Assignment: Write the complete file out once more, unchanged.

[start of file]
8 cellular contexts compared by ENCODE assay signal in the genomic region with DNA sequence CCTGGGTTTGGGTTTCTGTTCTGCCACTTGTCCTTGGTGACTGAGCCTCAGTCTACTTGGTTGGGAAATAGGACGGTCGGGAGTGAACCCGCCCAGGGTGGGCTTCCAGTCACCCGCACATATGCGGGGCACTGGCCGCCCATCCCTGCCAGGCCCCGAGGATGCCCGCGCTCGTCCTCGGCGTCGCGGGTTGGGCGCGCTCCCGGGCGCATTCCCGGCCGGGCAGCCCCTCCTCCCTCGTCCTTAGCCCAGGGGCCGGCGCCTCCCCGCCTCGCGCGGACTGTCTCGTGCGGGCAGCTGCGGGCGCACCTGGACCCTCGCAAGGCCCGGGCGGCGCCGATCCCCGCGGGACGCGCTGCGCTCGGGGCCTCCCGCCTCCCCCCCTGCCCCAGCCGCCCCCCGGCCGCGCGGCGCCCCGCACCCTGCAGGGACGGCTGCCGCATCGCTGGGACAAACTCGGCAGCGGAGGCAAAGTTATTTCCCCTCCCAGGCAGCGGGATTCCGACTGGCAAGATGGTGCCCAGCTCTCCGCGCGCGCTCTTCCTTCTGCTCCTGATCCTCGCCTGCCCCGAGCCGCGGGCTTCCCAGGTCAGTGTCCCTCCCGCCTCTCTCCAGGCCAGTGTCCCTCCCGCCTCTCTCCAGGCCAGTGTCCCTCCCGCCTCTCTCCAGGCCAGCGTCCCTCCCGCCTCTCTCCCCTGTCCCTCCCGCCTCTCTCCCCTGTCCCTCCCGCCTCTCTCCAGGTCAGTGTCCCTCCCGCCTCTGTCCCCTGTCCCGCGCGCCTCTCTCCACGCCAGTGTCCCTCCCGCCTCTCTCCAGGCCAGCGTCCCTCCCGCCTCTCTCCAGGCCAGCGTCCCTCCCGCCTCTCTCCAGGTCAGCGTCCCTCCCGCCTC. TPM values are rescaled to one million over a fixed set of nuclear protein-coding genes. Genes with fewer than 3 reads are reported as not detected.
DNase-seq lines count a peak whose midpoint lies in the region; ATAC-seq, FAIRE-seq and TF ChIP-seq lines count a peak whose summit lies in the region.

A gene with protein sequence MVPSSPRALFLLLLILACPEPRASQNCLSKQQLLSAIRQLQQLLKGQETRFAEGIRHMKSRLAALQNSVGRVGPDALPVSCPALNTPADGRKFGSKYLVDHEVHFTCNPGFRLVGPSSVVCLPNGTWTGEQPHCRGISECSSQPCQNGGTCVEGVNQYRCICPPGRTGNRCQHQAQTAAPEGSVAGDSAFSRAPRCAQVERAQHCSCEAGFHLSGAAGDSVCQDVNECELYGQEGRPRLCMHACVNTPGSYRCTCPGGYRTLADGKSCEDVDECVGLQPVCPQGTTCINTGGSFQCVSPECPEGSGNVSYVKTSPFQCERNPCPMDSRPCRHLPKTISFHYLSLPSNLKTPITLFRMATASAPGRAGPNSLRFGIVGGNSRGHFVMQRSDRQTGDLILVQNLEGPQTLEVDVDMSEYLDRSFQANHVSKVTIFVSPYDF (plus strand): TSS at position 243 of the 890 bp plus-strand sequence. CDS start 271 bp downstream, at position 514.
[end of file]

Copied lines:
8 cellular contexts compared by ENCODE assay signal in the genomic region with DNA sequence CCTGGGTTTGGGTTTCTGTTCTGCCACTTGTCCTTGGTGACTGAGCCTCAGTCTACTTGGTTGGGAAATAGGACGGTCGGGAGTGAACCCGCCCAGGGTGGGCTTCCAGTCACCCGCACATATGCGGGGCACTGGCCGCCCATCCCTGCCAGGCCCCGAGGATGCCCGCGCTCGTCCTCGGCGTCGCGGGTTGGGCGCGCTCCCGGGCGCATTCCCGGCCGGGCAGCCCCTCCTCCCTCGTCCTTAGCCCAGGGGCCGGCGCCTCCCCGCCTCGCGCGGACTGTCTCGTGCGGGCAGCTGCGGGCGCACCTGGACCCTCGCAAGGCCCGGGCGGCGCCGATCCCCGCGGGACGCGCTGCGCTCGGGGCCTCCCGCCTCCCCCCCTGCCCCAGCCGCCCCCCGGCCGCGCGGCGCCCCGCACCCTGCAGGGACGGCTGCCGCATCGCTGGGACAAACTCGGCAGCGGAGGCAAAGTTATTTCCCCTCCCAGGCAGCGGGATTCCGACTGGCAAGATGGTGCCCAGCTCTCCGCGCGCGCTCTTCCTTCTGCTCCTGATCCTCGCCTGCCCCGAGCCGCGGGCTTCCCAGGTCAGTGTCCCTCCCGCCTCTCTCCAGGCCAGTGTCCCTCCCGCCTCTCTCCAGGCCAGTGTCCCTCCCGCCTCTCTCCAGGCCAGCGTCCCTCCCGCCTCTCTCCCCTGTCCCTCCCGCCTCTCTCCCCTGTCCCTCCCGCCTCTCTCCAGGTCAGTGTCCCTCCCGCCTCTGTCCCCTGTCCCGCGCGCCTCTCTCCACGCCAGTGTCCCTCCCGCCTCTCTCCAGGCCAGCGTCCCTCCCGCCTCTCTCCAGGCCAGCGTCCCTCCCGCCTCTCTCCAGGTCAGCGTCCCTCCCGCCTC. TPM values are rescaled to one million over a fixed set of nuclear protein-coding genes. Genes with fewer than 3 reads are reported as not detected.
DNase-seq lines count a peak whose midpoint lies in the region; ATAC-seq, FAIRE-seq and TF ChIP-seq lines count a peak whose summit lies in the region.

A gene with protein sequence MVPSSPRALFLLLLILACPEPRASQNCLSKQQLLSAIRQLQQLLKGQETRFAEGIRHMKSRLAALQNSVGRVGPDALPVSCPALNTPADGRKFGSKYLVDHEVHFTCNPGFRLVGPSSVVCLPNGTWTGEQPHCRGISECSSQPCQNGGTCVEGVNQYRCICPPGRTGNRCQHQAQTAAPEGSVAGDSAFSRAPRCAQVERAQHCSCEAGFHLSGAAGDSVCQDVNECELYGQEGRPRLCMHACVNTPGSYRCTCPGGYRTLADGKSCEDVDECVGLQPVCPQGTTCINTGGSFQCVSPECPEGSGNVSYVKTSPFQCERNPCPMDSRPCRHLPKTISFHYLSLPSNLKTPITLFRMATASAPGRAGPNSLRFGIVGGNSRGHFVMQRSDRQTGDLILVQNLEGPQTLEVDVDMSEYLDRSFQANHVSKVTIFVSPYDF (plus strand): TSS at position 243 of the 890 bp plus-strand sequence. CDS start 271 bp downstream, at position 514.